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BHSU ATHLETICS Continued from Page 11 The Jackets begin preparation for the upcoming cross country season in early September. Scott Walkinshaw will be in charge of the BHSU cross country program for a 17th season. “I feel blessed to have the opportunity to coach all the tremendous athletes to go through our programs,” said Walkinshaw. “As well as get to know them outside of the sport, and watch them grow in their professional world.” The Yellow Jacket cross country teams finished their seasons in style at the CSB/SJU Fall Finale, in Collegeville, Minn. Senior Erin Curran set a new course record in her final cross country race. Teammate Courtney Dickson wasn’t far behind, finishing in third place. The women finished in third-place, behind Division I South Dakota State and the home team College of St. Benedict. On the men’s side, Mitch Kraft led the Yellow Jacket men’s team to a second-place finish as he was the third runner to cross the finish line. Teammate Mark Wilcox (seniorto-be) ran a solid race and finished seventh, followed closely by Seth Ulvestad (junior) in ninth. Rounding out the Yellow Jacket top-5 was Scott Erdahl and Gage McSpadden who finished in 14th and 15th, respectively. “It was a great, season-ending meet,” said Walkinshaw. “We couldn’t have asked for better conditions; the temperature was just right, we had a great crowd of family and friends that followed the team, the athletes competed well — it was a great experience for all.”
The Yellow Jacket cross country teams can look forward to strong seasons next year as they return many of these athletes, losing only Laine Parish, Brock Mickelsen. Curran to graduation. The cross country team’s first meet will be Sept. 6 at the SD School of Mines and Technology, in Rapid City. The Yellow Jackets track and field team brought home sixth place from the Rocky Mountain Athletic Conference men’s indoor track meet last season. Jacob Johnson, from Lemmon earned fourth place in the men’s weight throw. Jonathon Grace, a senior from Casper, Wyo., placed fifth in men’s long jump. Other returning athletes for the Yellow Jackets include Jacob Wilson,Sydney, Neb., Riley Meissner. Rapid City, Mitch Kraft, of Wessington Springs, and Mark Wilcox, Yankton. Last season the Black Hills State women’s golf team finished seventh at its first RMAC Championship, in Goodyear, Ariz.. The Yellow Jackets finished seventh-overall by the tournament’s end with a final score of 704 (363, 341), while two BHSU golfers finished in the top-20. BHSU’s second round score of 341 was by far a tournament best improvement of 22 strokes from their day one score of 363. Their 341 second-round team score was actually the ninth best round of the weekend, out of 16 total team scores and was just four shots behind third-place finishers’, Regis University, second-round score of 337. Colorado State-Pueblo finished in second (638), while Western New Mexico was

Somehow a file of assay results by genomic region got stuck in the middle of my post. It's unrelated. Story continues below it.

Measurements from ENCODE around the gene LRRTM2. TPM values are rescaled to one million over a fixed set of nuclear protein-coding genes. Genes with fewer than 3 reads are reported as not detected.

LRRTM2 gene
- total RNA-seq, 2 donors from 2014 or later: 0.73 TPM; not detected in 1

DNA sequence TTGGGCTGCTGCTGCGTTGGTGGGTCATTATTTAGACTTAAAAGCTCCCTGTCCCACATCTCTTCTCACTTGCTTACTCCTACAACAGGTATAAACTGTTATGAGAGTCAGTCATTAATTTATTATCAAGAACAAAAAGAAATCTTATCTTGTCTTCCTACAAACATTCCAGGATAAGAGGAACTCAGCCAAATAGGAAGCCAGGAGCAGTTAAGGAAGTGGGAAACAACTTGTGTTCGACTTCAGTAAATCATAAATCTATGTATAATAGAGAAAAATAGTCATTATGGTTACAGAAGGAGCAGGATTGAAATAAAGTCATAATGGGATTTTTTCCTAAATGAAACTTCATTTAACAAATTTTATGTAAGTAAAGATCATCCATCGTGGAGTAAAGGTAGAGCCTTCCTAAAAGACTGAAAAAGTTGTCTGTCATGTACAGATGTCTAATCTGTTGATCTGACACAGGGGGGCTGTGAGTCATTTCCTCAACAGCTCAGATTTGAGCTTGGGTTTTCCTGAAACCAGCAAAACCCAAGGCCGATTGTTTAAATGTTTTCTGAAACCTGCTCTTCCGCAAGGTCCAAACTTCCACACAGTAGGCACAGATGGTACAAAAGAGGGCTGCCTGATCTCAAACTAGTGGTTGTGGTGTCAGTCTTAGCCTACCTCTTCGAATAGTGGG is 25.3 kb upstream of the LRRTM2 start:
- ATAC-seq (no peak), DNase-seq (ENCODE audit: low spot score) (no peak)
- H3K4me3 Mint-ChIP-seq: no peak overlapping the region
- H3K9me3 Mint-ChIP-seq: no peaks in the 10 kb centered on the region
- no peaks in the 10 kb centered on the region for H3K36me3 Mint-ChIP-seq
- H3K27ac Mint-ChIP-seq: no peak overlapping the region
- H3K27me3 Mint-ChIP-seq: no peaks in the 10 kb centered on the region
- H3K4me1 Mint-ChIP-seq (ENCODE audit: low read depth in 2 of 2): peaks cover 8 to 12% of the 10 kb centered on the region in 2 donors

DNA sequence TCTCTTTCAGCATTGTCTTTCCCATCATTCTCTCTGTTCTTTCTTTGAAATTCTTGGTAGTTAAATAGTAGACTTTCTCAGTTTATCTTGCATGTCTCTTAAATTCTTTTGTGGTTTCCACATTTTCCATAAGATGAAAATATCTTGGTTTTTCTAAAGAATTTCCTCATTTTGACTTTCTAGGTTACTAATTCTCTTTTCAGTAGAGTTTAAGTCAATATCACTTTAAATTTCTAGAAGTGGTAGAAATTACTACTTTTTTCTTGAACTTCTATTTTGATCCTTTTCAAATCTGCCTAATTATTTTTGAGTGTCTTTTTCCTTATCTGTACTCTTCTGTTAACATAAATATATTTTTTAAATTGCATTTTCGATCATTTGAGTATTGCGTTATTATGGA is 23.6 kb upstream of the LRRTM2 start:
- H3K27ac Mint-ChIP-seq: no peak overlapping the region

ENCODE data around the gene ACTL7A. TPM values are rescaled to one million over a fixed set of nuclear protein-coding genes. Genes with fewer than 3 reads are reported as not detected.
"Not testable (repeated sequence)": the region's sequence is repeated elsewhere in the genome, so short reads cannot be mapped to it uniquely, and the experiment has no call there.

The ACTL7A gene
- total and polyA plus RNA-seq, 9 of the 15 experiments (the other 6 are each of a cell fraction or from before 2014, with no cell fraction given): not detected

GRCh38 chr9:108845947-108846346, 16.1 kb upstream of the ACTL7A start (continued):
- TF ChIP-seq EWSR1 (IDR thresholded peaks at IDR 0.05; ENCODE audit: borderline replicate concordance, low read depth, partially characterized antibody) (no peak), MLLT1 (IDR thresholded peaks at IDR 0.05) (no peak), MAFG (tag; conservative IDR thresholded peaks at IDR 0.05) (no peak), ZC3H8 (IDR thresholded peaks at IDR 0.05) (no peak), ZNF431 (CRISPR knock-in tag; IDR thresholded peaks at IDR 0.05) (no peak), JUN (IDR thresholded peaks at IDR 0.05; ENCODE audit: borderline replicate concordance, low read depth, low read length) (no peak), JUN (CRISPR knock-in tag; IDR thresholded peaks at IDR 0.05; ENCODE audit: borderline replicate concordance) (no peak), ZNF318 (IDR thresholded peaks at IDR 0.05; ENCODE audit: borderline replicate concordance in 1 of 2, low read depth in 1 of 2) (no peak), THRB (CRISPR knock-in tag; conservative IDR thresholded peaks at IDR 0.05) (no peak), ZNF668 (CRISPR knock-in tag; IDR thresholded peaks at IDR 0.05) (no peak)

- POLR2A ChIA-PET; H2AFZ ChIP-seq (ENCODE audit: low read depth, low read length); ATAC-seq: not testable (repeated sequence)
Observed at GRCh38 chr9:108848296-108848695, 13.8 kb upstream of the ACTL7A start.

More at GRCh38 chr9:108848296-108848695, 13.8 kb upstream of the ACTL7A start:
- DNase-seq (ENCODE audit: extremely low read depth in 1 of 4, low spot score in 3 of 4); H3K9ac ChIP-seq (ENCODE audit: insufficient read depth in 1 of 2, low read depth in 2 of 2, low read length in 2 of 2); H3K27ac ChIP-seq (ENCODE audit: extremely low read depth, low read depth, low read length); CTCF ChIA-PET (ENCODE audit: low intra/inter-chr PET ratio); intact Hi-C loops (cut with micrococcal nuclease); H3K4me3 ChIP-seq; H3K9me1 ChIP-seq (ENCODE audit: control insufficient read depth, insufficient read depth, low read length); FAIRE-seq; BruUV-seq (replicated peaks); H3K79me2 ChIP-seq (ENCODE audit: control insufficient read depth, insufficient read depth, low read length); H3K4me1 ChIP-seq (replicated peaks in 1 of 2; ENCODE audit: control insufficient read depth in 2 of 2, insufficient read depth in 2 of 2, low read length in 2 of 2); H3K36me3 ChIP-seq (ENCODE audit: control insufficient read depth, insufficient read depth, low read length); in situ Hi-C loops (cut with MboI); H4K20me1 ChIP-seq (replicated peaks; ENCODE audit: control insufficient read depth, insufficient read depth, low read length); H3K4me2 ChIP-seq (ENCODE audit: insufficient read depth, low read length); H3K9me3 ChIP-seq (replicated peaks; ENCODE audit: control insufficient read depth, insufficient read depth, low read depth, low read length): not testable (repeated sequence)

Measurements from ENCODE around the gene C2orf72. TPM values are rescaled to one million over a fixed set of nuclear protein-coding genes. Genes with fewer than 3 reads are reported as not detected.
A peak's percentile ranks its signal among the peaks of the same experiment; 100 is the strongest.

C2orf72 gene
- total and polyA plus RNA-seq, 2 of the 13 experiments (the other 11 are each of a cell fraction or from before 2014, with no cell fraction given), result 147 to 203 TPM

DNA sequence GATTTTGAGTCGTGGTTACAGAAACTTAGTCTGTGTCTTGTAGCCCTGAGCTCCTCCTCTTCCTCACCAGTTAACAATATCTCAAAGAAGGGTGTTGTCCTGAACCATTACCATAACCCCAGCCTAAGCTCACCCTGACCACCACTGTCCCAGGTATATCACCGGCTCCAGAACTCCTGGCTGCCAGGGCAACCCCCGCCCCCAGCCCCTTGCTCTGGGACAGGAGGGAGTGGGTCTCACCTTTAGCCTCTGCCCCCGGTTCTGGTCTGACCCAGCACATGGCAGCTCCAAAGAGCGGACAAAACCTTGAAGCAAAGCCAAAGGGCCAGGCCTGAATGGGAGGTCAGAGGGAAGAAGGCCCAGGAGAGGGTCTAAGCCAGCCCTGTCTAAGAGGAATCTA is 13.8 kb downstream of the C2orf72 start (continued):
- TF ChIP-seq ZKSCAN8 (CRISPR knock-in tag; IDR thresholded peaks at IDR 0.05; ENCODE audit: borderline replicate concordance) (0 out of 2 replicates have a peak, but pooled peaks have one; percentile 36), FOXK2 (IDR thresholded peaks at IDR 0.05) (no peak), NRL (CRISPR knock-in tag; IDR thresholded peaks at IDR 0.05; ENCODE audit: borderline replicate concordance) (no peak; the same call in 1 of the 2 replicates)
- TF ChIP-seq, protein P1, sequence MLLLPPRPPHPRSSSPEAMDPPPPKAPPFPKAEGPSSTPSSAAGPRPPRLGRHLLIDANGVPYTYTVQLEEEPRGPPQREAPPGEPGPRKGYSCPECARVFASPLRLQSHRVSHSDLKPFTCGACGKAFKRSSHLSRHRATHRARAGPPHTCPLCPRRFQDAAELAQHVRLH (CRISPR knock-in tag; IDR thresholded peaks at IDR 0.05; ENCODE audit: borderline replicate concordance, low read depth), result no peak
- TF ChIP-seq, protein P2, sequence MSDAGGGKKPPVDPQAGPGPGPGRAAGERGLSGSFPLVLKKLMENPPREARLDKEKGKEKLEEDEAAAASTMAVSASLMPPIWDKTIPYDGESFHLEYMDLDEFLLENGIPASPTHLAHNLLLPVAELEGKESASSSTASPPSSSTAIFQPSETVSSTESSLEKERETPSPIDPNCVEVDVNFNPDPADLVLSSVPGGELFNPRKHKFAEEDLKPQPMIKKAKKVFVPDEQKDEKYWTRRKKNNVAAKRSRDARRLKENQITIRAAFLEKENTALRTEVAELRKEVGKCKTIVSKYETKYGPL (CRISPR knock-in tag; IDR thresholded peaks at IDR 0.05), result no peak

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Upgrades move forward By Jason Gross Black Hills Pioneer
A $1.1 million upgrade to Black Hills State University’s Lyle Hare Stadium continues to progress on schedule. This upgrade includes the recent installation of an artificial turf football field. “Construction on the scoreboard-video board part of the project will start Aug. 26,” Black Hills State University Athletic Director Jhett Albers said. The goal posts were erected on Aug. 1. Black Hills State University is undertaking this upgrade so Lyle Hare Stadium can bring in more sporting events. The Yellow Jackets and Spearfish Spartans play their home football games there, and the artificial turf field could also host events like soccer and ultimate Frisbee contests without the worry of excessive wear on the field. Albers said the new turf would provide a lot more flexibility because the former grass field could only take so much play. He added the